The United States military is coming up on 50 years as an all-volunteer force, at a time when the services are facing a historically difficult uphill battle finding enough qualified volunteers to fill their ranks.

With that in mind, social scientists, military experts and national security strategists came together at the Naval Academy on Wednesday to tackle some pressing questions: What will the military do in 2040, who will serve in it and how will it recruit people?

Diversity is a top-line requirement, multiple experts said. To put a finer point on it, demographic data on the U.S. population shows that women are surpassing men in education as men’s participation in the workforce is dropping.

“I think it’s important to say this out loud: we’re going to need to rely more on women,” Lindsay Cohn, an associated professor of national security affairs at the Naval War College, said during a panel at the Future of the All-Volunteer, All-Recruited Force symposium.

“You know, a lot of the skills that we’re going to need are available in the female population,” Cohn continued. “The difficulties that we face with some of the young male population ― and especially in terms of drug use, and in terms of criminal records ― are not as big problems in the female population.”

And the numbers bear that out.

American women are now more likely to be college educated than American men, with a third of 25- to 29-year-old men holding a bachelor’s degree compared to 44% of women in the same age group, according to Richard Fry, a senior researcher at the Pew Research Center.

For the officer corps, college education is a requirement. For enlisted recruiting, the services are competing with colleges for the attention of high school graduates, especially when looking for high-quality recruits.

At the same time, men’s participation in the workforce has been on the decline over the past 30 years, Fry added.

Some of that may be attributed to going to college, but there is another factor: one in seven men in the U.S. has a felony conviction, according to data presented by Nicholas Eberstadt, a political economist at the American Enterprise Institute. Felony records can substantially hamper gainful employment and completely disqualify prospective recruits from military service.

In short, the military has to stop fishing in the same pond, Cohn said, because it’s not stocked in the same way it used to be.

“The issue here is expanding the pool and trying to figure out a way to access as much of the talent available ... and maybe think in new ways about how we get adaptive, creative, problem-solving people,” Cohn said.

Diversity, meanwhile, needs to be a strength, she added, not just a buzzword.

“Tokenism does not work, right? It’s extremely important to recognize that just being like, ‘We’re good, we have diversity, we’re fine.’ That’s not good enough,” Cohn said. “You have to have a culture that recognizes that people with different backgrounds, different experiences, different ways of perceiving things, different languages, different cultures — that is useful. That’s not a weakness. It’s not a problem.”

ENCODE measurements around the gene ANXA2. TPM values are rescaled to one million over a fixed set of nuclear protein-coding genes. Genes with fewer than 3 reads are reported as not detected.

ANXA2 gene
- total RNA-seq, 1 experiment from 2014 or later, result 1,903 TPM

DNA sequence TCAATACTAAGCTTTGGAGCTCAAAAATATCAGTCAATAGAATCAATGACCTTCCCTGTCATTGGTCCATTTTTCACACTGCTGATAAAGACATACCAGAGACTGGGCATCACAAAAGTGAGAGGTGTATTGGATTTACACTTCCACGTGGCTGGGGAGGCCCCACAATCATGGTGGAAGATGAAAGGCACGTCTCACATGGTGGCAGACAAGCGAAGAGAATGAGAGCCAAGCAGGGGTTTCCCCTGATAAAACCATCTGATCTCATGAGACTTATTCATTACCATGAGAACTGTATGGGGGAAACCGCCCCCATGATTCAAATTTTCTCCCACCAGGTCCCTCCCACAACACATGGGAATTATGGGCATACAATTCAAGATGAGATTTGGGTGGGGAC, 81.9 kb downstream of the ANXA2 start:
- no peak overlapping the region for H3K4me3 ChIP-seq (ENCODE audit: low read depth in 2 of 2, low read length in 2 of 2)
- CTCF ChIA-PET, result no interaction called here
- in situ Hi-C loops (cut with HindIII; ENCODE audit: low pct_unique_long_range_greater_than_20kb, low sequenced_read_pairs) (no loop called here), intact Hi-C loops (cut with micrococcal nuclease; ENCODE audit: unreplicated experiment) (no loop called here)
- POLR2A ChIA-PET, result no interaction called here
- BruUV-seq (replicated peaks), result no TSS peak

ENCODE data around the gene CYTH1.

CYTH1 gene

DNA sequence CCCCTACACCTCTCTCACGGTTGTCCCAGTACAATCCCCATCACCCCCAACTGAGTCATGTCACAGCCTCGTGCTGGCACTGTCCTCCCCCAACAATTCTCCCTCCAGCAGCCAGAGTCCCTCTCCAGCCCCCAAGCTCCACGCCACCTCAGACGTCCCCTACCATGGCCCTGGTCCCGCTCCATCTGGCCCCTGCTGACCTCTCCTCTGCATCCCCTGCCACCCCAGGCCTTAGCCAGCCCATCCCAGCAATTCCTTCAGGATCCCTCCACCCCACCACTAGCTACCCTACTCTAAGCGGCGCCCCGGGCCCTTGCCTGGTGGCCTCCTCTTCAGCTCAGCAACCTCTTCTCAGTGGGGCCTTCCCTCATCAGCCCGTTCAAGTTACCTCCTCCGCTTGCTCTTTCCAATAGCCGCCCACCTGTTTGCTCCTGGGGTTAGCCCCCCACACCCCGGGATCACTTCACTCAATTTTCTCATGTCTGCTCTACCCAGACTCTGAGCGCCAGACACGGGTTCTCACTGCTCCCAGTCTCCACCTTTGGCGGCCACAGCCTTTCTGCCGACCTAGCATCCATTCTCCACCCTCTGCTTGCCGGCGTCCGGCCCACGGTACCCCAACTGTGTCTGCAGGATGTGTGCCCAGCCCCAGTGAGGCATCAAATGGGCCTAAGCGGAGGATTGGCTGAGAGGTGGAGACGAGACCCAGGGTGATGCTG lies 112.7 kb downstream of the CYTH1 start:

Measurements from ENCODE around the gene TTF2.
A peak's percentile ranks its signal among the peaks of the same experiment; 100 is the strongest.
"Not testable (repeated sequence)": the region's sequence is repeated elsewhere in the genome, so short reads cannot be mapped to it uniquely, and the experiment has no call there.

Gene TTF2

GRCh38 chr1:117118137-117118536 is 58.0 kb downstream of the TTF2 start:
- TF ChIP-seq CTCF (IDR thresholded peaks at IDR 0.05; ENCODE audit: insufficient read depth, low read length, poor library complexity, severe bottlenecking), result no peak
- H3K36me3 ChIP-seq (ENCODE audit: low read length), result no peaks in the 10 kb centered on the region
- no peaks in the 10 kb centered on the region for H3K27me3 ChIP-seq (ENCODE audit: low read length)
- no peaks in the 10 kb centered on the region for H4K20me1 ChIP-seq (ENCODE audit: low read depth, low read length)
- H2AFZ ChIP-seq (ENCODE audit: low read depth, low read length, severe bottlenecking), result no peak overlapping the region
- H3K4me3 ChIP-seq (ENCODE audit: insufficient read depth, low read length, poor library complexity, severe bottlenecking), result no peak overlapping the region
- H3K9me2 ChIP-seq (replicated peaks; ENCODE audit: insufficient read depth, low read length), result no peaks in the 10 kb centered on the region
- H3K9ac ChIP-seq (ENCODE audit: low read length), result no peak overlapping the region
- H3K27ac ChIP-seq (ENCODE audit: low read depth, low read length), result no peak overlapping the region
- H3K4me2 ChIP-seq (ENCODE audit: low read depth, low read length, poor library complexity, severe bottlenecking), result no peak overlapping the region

The Defense Department has been touting, in one way or another, that diversity is its “strength” for years. But women, who have been able to serve in any occupational specialty as of five years ago, still make up less than 20% of the services.

“I’m not saying that physical strength doesn’t matter. I’m not saying that things like that don’t matter,” Cohn said, in a nod toward traditionally male-centric recruiting strategies. “What I am saying is that we need to stop assuming that certain segments of the population don’t have those things and just ... take whoever [does].”

Retention of women is also an issue, as they try to balance service with motherhood and oftentimes the career of a spouse who also serves.

There are also the personal experiences of women to consider. While on paper they are considered equal, the military has a long way to go in supplanting a culture that not long ago officially saw women as less-than.

The magic number, during the Army’s gender integration, seemed to be 10%. At least one woman out of 10 in every unit helped previously all-male cultures evolve.

“It wasn’t just that the women adopted the culture of the unit, but the unit adapted some of the cultural characteristics of the women that made them feel like they belonged,” said Kori Schake, the director of foreign and defense policy at the American Enterprise Institute.

The services haven’t reached that ratio in every unit and likely won’t for some time. In the interim, a wider change that sets new standards and reinforces them with accountability is necessary.

“One is to replace the old culture with a positive alternative, right? You cannot simply walk into the office and say, ‘Okay, everybody has to take the porn posters down. We don’t do that anymore,’ and walk out and think that you’ve just changed the culture,” Cohn said. “You haven’t, right? You’ve just told people you can’t behave that way anymore, or you have to hide it. That’s not a change in culture.”

Meghann Myers is the Pentagon bureau chief at Military Times. She covers operations, policy, personnel, leadership and other issues affecting service members.

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